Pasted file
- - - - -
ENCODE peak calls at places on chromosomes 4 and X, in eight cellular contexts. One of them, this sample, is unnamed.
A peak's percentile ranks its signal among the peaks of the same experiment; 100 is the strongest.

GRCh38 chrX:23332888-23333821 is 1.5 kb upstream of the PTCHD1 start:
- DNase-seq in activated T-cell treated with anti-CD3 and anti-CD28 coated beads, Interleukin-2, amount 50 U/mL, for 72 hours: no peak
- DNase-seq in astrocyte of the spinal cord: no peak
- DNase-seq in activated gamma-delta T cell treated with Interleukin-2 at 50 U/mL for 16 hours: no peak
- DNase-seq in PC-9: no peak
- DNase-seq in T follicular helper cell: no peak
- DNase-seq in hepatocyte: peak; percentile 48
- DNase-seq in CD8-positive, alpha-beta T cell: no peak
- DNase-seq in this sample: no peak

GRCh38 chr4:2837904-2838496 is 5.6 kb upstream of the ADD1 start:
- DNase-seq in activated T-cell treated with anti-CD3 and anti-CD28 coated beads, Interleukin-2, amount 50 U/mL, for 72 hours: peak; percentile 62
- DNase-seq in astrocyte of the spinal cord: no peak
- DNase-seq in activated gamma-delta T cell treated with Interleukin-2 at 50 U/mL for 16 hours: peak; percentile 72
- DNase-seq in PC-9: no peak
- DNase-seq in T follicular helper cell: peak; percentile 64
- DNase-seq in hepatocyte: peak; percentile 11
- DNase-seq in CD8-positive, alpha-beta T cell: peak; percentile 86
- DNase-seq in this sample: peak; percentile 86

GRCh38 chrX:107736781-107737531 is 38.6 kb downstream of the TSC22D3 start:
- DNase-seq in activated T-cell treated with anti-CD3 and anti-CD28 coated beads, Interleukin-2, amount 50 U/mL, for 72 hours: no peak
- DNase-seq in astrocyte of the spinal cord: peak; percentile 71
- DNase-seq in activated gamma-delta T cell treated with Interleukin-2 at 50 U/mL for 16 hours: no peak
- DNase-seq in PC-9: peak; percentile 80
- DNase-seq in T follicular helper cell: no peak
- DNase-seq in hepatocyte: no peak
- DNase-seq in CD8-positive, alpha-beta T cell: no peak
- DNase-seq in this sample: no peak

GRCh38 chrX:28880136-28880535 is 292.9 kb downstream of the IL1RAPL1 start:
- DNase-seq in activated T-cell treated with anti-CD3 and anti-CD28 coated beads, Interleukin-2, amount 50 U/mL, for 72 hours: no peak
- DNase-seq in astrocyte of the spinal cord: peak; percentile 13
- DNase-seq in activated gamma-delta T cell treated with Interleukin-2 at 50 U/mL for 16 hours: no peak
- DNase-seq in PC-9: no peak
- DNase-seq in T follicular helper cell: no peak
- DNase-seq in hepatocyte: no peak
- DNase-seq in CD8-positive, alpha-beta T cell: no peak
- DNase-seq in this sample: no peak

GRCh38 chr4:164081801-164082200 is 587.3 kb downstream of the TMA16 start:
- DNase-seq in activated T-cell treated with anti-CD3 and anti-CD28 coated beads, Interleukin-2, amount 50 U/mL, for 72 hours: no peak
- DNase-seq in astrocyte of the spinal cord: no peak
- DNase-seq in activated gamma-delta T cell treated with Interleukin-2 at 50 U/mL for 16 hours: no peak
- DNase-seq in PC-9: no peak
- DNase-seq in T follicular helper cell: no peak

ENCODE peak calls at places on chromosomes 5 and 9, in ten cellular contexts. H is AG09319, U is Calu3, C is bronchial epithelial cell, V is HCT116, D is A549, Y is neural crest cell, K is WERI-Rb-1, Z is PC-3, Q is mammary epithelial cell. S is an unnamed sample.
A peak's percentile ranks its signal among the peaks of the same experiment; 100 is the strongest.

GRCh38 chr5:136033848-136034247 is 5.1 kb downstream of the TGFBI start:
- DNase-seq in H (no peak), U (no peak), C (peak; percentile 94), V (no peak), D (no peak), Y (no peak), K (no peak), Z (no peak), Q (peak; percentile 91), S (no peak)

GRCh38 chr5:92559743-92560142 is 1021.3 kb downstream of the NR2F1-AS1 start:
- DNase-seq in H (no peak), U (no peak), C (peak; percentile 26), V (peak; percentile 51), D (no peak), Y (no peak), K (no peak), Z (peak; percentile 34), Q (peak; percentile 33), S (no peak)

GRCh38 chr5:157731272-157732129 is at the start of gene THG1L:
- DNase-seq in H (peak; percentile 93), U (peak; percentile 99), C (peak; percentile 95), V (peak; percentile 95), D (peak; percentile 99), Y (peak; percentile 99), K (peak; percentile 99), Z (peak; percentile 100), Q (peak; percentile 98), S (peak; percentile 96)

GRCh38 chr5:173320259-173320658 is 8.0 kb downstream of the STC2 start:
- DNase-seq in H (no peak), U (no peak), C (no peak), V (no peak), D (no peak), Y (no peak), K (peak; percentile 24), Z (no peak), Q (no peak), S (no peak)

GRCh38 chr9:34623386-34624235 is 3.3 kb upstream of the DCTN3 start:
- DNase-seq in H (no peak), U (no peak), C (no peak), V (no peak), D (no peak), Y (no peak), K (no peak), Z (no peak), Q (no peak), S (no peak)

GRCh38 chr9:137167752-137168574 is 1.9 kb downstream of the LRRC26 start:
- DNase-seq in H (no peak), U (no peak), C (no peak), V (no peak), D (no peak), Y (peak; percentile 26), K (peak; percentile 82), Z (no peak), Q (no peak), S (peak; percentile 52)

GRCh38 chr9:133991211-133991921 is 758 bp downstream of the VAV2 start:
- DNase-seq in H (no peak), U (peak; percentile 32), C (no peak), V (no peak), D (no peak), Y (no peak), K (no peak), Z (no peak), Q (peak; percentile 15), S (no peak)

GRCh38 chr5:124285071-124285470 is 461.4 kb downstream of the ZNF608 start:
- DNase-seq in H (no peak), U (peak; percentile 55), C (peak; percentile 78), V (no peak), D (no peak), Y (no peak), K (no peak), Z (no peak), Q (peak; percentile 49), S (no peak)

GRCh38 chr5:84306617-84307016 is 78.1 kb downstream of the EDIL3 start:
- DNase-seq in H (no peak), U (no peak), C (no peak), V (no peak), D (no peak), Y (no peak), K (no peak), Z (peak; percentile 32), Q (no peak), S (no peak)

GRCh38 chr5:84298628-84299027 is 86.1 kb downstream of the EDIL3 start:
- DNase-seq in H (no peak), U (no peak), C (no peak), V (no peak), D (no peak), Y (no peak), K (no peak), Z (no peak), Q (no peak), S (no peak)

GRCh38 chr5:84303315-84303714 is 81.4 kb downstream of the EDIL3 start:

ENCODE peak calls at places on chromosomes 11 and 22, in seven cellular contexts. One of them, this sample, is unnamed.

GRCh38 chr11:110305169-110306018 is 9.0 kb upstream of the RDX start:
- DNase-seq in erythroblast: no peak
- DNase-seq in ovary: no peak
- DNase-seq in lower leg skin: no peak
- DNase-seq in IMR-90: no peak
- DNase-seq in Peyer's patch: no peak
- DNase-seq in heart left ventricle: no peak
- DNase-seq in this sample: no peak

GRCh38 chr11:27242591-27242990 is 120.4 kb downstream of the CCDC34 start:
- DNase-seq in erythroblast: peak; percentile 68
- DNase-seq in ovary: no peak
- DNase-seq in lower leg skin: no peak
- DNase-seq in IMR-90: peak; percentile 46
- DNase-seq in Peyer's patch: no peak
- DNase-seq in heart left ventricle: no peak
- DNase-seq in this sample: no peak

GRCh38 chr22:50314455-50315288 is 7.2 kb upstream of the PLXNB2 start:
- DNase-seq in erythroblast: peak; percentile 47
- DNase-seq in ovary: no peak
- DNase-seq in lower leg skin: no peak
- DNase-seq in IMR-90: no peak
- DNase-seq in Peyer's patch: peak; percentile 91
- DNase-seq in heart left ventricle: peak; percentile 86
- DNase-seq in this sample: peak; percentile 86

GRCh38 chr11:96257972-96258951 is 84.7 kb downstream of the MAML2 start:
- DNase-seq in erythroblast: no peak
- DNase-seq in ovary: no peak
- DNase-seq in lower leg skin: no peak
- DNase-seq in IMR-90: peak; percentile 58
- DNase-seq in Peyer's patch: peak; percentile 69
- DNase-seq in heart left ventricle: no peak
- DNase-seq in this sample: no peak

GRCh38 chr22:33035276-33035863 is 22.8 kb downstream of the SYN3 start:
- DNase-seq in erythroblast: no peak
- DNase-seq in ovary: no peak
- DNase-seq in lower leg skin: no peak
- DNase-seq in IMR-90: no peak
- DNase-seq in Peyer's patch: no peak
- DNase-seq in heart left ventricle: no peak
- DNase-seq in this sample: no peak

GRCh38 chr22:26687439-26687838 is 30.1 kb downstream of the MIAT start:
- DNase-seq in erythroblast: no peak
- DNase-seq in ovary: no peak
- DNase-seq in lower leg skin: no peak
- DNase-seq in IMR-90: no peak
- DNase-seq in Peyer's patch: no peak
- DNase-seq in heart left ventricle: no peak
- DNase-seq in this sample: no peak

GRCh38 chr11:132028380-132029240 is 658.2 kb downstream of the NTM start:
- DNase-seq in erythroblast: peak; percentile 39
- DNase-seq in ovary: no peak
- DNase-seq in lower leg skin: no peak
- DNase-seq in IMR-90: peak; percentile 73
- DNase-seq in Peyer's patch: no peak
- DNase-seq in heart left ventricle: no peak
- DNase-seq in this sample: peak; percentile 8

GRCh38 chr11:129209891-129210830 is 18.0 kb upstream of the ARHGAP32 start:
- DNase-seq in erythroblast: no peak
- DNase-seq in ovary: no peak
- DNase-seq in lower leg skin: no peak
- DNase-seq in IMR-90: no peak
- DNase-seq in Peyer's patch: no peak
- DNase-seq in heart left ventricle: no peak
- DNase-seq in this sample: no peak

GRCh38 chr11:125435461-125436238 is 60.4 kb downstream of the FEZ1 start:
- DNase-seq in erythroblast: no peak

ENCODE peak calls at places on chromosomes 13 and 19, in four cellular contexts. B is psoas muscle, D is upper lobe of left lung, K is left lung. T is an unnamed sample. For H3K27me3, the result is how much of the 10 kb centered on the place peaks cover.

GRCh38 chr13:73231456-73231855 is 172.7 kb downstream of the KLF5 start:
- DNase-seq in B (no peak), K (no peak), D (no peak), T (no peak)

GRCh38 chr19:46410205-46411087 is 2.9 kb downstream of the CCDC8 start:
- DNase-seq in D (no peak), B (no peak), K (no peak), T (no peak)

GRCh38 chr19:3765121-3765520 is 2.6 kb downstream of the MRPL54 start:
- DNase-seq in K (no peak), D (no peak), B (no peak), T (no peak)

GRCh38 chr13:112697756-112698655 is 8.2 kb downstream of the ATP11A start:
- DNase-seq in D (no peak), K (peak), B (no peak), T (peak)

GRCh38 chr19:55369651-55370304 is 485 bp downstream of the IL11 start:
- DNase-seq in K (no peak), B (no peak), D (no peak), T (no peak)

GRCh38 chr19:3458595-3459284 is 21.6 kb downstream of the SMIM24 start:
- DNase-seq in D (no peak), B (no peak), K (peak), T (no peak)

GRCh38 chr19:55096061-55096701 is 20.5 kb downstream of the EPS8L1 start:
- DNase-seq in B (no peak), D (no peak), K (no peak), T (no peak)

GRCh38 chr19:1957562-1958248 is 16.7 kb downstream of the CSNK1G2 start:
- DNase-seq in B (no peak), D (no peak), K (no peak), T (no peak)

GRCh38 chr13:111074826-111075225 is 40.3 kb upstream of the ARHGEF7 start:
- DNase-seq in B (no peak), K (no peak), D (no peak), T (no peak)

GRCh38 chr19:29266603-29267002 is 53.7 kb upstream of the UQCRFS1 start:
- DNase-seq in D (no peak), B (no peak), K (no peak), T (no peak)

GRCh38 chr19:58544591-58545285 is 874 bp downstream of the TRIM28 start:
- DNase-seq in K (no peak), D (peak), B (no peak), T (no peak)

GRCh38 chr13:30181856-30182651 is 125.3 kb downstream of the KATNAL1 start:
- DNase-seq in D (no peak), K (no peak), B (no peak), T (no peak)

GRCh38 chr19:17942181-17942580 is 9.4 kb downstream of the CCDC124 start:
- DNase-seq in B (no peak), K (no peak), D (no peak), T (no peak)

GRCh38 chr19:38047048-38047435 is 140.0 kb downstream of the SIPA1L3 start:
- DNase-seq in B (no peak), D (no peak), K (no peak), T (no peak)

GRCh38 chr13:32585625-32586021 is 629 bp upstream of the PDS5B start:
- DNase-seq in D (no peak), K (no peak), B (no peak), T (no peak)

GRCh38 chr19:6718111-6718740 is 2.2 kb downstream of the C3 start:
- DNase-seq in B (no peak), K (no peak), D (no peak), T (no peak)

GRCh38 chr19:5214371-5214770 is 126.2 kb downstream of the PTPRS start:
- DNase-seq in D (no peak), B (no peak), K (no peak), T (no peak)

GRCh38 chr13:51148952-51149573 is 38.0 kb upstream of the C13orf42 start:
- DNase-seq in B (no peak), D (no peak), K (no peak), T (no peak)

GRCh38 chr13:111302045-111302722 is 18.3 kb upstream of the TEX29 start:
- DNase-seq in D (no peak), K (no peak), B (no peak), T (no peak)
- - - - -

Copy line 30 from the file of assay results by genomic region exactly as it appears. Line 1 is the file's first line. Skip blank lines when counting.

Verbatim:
GRCh38 chrX:28880136-28880535 is 292.9 kb downstream of the IL1RAPL1 start: